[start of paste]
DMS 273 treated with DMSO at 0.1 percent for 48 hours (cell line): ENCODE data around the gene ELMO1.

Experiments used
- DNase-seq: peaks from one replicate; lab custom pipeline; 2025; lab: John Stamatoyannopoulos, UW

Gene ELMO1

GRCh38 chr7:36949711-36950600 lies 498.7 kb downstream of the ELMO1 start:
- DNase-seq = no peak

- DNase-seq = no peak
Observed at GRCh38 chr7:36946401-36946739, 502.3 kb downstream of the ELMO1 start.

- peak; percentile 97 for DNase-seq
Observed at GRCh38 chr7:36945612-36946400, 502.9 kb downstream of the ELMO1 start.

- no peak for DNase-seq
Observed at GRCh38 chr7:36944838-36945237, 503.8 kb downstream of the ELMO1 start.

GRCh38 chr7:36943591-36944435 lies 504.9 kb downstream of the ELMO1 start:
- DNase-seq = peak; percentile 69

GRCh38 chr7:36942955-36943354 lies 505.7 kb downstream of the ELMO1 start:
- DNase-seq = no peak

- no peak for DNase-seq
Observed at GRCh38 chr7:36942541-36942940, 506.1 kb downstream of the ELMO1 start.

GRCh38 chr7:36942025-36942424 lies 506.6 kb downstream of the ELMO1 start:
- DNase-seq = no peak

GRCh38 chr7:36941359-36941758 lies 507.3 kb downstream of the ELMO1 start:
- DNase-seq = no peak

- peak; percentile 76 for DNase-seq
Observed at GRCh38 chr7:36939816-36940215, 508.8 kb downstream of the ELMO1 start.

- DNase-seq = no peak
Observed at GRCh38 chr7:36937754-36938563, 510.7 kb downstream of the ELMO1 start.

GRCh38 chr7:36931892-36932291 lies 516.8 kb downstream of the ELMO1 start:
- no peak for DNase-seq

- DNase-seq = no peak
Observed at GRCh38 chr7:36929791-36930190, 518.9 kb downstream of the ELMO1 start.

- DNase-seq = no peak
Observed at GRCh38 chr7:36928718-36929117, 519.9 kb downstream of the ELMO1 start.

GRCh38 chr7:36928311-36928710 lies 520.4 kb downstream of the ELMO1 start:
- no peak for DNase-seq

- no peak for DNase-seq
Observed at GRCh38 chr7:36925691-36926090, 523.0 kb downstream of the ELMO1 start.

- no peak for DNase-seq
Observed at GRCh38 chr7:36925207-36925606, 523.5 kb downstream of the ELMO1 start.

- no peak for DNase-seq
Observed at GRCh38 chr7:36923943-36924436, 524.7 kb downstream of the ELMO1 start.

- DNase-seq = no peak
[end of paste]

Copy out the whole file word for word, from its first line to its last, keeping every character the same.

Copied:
DMS 273 treated with DMSO at 0.1 percent for 48 hours (cell line): ENCODE data around the gene ELMO1.

Experiments used
- DNase-seq: peaks from one replicate; lab custom pipeline; 2025; lab: John Stamatoyannopoulos, UW

Gene ELMO1

GRCh38 chr7:36949711-36950600 lies 498.7 kb downstream of the ELMO1 start:
- DNase-seq = no peak

- DNase-seq = no peak
Observed at GRCh38 chr7:36946401-36946739, 502.3 kb downstream of the ELMO1 start.

- peak; percentile 97 for DNase-seq
Observed at GRCh38 chr7:36945612-36946400, 502.9 kb downstream of the ELMO1 start.

- no peak for DNase-seq
Observed at GRCh38 chr7:36944838-36945237, 503.8 kb downstream of the ELMO1 start.

GRCh38 chr7:36943591-36944435 lies 504.9 kb downstream of the ELMO1 start:
- DNase-seq = peak; percentile 69

GRCh38 chr7:36942955-36943354 lies 505.7 kb downstream of the ELMO1 start:
- DNase-seq = no peak

- no peak for DNase-seq
Observed at GRCh38 chr7:36942541-36942940, 506.1 kb downstream of the ELMO1 start.

GRCh38 chr7:36942025-36942424 lies 506.6 kb downstream of the ELMO1 start:
- DNase-seq = no peak

GRCh38 chr7:36941359-36941758 lies 507.3 kb downstream of the ELMO1 start:
- DNase-seq = no peak

- peak; percentile 76 for DNase-seq
Observed at GRCh38 chr7:36939816-36940215, 508.8 kb downstream of the ELMO1 start.

- DNase-seq = no peak
Observed at GRCh38 chr7:36937754-36938563, 510.7 kb downstream of the ELMO1 start.

GRCh38 chr7:36931892-36932291 lies 516.8 kb downstream of the ELMO1 start:
- no peak for DNase-seq

- DNase-seq = no peak
Observed at GRCh38 chr7:36929791-36930190, 518.9 kb downstream of the ELMO1 start.

- DNase-seq = no peak
Observed at GRCh38 chr7:36928718-36929117, 519.9 kb downstream of the ELMO1 start.

GRCh38 chr7:36928311-36928710 lies 520.4 kb downstream of the ELMO1 start:
- no peak for DNase-seq

- no peak for DNase-seq
Observed at GRCh38 chr7:36925691-36926090, 523.0 kb downstream of the ELMO1 start.

- no peak for DNase-seq
Observed at GRCh38 chr7:36925207-36925606, 523.5 kb downstream of the ELMO1 start.

- no peak for DNase-seq
Observed at GRCh38 chr7:36923943-36924436, 524.7 kb downstream of the ELMO1 start.

- DNase-seq = no peak